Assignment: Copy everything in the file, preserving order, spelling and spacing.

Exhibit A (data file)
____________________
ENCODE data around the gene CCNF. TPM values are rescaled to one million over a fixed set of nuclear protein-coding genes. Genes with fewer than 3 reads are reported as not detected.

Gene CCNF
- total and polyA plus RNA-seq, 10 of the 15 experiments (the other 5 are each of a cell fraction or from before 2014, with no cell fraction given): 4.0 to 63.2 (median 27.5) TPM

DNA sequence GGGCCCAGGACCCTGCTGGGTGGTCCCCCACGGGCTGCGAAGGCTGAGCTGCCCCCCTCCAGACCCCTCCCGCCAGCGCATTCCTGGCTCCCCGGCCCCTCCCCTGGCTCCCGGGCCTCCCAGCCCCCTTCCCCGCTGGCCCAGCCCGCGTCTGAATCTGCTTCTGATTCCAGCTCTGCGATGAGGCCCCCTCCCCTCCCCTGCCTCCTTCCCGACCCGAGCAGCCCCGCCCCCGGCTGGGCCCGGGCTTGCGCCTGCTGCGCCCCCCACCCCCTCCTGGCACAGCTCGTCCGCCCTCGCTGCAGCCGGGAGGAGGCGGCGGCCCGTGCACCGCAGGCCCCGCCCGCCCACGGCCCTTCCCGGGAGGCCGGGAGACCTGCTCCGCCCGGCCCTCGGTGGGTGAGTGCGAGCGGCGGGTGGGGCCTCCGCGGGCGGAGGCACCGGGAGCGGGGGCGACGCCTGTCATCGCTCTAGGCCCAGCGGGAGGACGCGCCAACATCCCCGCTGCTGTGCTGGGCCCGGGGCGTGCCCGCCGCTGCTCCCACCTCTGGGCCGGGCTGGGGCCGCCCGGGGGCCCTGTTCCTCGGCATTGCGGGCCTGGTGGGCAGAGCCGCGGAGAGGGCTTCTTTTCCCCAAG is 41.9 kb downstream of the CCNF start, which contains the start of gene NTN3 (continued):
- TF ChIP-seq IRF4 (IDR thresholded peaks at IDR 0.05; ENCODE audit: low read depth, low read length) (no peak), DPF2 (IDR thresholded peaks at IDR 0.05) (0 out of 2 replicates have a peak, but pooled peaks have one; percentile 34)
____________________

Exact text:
ENCODE data around the gene CCNF. TPM values are rescaled to one million over a fixed set of nuclear protein-coding genes. Genes with fewer than 3 reads are reported as not detected.

Gene CCNF
- total and polyA plus RNA-seq, 10 of the 15 experiments (the other 5 are each of a cell fraction or from before 2014, with no cell fraction given): 4.0 to 63.2 (median 27.5) TPM

DNA sequence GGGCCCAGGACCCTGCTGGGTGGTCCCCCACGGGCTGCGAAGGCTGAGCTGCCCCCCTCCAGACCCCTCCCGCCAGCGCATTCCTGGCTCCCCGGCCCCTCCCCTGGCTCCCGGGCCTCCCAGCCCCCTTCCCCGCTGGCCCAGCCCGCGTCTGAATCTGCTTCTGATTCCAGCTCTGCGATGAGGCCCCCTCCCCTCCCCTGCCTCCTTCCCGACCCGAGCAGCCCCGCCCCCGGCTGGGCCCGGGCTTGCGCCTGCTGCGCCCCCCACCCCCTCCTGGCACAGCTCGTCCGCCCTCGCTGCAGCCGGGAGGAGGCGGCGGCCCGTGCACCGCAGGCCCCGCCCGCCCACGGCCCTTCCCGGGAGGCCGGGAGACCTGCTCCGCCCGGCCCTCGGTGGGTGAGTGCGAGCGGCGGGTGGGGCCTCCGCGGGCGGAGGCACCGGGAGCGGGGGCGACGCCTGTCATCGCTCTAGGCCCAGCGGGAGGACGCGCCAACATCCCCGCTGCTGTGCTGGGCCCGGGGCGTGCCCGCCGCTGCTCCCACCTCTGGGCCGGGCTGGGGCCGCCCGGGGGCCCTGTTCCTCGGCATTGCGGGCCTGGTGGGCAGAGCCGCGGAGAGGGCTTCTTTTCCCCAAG is 41.9 kb downstream of the CCNF start, which contains the start of gene NTN3 (continued):
- TF ChIP-seq IRF4 (IDR thresholded peaks at IDR 0.05; ENCODE audit: low read depth, low read length) (no peak), DPF2 (IDR thresholded peaks at IDR 0.05) (0 out of 2 replicates have a peak, but pooled peaks have one; percentile 34)